Thursday, December 19, 2013

[298] MTSU On the Record’ highlights courageous students at holiday time

MURFREESBORO — “MTSU On the Record,” the public affairs radio program that connects listeners with the campus community, brightens the holidays with stories of two inspiring college students.

Host Gina Logue’s interview with Kyla Hallums, whose education was interrupted by a life-threatening condition, will air from 5:30 to 6 p.m. Monday, Dec. 23, and from 8 to 8:30 a.m. Sunday, Dec. 29, on WMOT-FM (89.5 and

Hallums, a 20-year-old business management major from Lebanon, Tenn., was carrying her laundry from her apartment to her car on Sept. 1 when she collapsed.

After being transported to Vanderbilt University Medical Center, doctors found a pulmonary embolism, a blockage of a major blood vessel in the lung, about 15 inches in length in both her left and right pulmonary arteries.

Although she missed the fall semester due to her illness, Hallums is eager to resume her studies with the spring 2014 semester beginning in January.

“God pulled me through this, and I honestly think that’s the only reason that I made it, that and all the support of all my friends and loved ones,” said Hallums.

Logue’s interview with Malcolm Stallard, president of the Blue Raider American Veterans Organization, or BRAVO, will air from 5:30 to 6 p.m. Monday. Dec. 30, and from 8 to 8:30 a.m. Sunday, Jan. 5.

Stallard, a sophomore social work major from Manchester, Tenn., who served in Iraq from 2009 to 2010 and has served in the U.S. Army since 2008, strives to help veterans who are negotiating the transition from military service to college education obtain access to the resources they need.

Speaking about how his military experience has changed him as a person, Stallard said, “I focus more on others. I guess I learned that because of taking care of my soldiers. I want to provide the best training and also the best education for them, and I find myself doing that here at MTSU as well.”

To listen to previous “MTSU On the Record” programs, go to the “Audio Clips” archives at

For more information, contact Logue at 615-898-5081 or WMOT-FM at 615-898-2800.

[297] Li’l Raiders show big smiles at Christmas Party

MURFREESBORO — Perhaps nothing warms the heart more during the Christmas season than the smile of a child, making this year’s Li’l Raiders Christmas Party another opportunity to set hearts ablaze.

MTSU Public Safety, MTSU Campus Recreation, the OWLs (Older, Wiser Learners), June Anderson Center for Women and Nontraditional Students and Golden Key Honor Society and MT Lambda student organizations jointly sponsored Santa’s Li’l Raiders Christmas campaign to benefit children in need.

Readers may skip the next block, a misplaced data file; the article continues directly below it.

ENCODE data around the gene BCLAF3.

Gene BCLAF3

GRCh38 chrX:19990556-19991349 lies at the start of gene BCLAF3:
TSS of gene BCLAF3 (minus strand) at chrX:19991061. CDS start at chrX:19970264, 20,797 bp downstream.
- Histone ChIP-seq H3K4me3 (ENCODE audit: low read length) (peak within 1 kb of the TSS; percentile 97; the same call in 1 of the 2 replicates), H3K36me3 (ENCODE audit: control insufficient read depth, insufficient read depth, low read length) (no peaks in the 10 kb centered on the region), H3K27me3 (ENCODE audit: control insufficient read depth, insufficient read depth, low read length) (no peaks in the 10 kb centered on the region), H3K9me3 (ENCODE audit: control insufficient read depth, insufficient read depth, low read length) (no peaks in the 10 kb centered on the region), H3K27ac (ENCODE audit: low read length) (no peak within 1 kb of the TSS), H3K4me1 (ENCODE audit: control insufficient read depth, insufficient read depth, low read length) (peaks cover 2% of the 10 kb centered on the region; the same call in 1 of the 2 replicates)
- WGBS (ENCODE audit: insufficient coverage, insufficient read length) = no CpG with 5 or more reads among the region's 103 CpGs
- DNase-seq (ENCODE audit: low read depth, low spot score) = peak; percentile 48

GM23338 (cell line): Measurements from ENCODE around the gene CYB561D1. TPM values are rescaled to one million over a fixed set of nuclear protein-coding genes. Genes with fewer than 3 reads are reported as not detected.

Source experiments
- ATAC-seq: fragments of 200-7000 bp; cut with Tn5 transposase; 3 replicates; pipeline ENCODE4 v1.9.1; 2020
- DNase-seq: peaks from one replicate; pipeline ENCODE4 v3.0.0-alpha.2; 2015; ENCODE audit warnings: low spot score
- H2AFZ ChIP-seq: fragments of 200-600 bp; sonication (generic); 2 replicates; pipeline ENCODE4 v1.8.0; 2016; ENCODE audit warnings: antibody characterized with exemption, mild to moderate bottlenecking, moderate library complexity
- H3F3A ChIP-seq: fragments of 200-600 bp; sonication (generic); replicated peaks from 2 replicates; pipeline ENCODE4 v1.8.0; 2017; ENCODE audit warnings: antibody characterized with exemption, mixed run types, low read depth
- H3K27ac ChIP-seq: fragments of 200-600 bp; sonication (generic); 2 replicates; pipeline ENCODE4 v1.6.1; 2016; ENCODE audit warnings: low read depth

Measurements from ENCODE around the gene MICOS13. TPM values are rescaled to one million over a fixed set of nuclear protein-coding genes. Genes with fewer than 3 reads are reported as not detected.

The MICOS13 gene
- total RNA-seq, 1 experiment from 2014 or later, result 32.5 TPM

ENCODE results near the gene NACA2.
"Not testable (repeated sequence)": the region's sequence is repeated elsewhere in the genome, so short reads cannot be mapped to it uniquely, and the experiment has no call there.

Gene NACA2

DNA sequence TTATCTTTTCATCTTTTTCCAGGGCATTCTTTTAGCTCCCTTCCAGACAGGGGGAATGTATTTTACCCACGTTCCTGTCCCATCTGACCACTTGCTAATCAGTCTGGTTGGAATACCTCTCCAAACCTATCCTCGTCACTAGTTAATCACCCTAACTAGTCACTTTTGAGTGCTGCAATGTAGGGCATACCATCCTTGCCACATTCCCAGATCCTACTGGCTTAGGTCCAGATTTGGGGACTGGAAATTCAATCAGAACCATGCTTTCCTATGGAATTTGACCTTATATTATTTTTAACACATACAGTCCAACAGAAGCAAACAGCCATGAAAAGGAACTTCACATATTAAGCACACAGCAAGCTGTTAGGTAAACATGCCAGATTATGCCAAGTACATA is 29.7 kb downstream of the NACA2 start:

Three Christmas trees across campus were decorated with Li’l Raider ornaments that listed a child in need, gender, clothing size and wish list. Revived last year, the effort targets MTSU students with children as well as parents being served by the Domestic Violence Program.

About 30 ornaments were available this year, all of which were adopted by various Secret Santas around campus. A Christmas Party was held Friday, Dec. 13, at the MTSU Public Safety Office on Main Street, including food, fellowship and an appearance by Santa himself (aka dispatcher Cody Travis) to hand out gifts.

“We had a great turnout, lots of fun and the families truly appreciated the support of the MTSU community,” said Sgt. Vergena Forbes, community policing specialist with MTSU Public Safety and a coordinator of the effort. “We truly appreciate the terrific response from the campus to spread holiday cheer to those in need.”

As she watched the excited children eagerly await Santa’s arrival that evening, Deborah Johnson, executive director of the local Domestic Violence Shelter, noted that the university’s police department “has been a real collaborator with us.”

When the local domestic violence program started 27 years ago, other established shelters told local organizers that law enforcement partnerships would be hard to develop, Johnson Said.

“We decided that in Rutherford County that was not going to be the case, and we established relationships with law enforcement right off the top,” she said. “We’re there for each other.”

Several campus police officers, including Chief Buddy Peaster, attended Friday’s party, giving them a chance to interact with the children and their parents in a more relaxed environment.

“It establishes relationships, like the little girl talking to the officer,” said Johnson, pointing to one of the Li’l Raider attendees. “Maybe an officer came to the house and arrested Daddy, but here they can see that these aren’t bad people.”

For more information about the Li’l Raiders program, please contact Sgts. Vergena Forbes or David Smith at 615-898-2424. 

[296] MTSU will close from Dec. 24 to Jan. 2 for holiday break